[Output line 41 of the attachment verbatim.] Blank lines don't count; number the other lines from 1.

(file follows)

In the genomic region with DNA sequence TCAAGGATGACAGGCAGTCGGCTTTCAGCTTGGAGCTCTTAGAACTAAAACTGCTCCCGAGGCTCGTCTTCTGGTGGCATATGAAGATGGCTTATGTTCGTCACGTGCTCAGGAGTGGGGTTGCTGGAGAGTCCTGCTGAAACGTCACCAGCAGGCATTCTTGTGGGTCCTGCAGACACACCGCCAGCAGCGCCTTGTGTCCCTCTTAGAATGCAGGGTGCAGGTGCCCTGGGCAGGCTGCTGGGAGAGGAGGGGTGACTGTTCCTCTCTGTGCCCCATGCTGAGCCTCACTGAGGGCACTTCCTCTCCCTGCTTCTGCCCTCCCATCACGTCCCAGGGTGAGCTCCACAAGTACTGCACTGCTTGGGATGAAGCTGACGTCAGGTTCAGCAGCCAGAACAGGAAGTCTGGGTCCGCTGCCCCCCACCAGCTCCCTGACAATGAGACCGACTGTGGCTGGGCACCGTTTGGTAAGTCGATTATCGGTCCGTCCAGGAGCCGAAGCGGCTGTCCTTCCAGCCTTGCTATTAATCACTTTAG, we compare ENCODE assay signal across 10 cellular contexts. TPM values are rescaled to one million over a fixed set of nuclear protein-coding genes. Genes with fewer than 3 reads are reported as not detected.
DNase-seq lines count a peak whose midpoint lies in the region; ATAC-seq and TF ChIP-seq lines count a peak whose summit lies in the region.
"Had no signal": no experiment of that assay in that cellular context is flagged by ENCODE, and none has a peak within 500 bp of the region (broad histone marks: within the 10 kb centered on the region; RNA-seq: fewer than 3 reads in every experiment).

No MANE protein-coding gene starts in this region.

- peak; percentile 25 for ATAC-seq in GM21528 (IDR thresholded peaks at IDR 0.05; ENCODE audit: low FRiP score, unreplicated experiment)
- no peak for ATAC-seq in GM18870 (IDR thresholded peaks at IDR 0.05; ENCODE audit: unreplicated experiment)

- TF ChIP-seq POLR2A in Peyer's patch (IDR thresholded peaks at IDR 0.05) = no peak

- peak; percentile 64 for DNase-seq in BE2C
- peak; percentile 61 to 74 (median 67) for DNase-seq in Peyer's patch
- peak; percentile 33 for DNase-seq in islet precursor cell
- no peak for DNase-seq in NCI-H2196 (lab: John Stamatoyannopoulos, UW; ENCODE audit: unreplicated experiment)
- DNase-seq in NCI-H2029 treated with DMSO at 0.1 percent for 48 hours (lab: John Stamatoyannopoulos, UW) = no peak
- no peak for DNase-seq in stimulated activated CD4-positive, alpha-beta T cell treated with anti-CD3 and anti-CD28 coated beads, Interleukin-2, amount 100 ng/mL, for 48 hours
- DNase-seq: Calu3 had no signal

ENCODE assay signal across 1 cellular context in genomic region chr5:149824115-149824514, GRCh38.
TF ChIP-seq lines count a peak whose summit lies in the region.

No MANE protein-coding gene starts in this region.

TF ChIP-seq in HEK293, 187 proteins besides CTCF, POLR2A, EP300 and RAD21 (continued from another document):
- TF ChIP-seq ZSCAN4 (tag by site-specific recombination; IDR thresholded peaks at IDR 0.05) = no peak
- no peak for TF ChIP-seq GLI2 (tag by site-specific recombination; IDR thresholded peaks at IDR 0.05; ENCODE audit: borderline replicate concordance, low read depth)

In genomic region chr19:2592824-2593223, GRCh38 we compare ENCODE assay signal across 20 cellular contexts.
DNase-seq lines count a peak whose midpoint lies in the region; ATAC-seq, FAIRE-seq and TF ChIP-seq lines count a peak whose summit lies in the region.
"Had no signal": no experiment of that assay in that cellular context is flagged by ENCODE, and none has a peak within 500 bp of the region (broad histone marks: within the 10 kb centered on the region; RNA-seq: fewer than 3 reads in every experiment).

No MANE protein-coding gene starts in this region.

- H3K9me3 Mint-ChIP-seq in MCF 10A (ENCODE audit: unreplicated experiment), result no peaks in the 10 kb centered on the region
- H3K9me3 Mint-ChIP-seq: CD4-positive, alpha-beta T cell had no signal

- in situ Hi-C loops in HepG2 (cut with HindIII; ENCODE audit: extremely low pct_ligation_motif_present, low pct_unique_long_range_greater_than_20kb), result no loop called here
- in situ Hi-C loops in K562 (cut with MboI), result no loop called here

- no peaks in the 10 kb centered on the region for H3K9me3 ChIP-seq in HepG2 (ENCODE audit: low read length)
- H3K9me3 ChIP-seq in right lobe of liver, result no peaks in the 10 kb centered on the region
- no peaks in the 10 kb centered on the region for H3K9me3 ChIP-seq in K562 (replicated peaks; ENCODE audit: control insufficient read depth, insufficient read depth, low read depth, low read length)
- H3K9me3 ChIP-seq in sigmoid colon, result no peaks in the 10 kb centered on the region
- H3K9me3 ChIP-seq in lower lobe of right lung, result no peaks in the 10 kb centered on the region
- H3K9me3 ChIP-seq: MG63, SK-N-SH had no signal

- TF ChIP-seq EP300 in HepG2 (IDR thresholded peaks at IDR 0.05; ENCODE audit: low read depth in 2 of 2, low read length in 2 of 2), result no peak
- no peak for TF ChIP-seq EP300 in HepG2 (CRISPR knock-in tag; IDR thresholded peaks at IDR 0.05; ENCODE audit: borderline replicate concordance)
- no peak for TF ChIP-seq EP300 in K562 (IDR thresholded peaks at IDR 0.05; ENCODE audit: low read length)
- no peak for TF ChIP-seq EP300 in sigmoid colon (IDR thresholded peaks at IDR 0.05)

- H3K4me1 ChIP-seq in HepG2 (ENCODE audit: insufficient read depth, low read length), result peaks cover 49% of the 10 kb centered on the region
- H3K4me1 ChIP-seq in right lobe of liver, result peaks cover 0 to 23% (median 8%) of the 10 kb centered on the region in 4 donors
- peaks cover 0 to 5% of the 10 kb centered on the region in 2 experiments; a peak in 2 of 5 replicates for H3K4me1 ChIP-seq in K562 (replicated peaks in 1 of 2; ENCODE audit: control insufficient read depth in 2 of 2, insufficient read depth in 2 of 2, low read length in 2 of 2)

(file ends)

- peaks cover 0 to 5% of the 10 kb centered on the region in 2 experiments; a peak in 2 of 5 replicates for H3K4me1 ChIP-seq in K562 (replicated peaks in 1 of 2; ENCODE audit: control insufficient read depth in 2 of 2, insufficient read depth in 2 of 2, low read length in 2 of 2)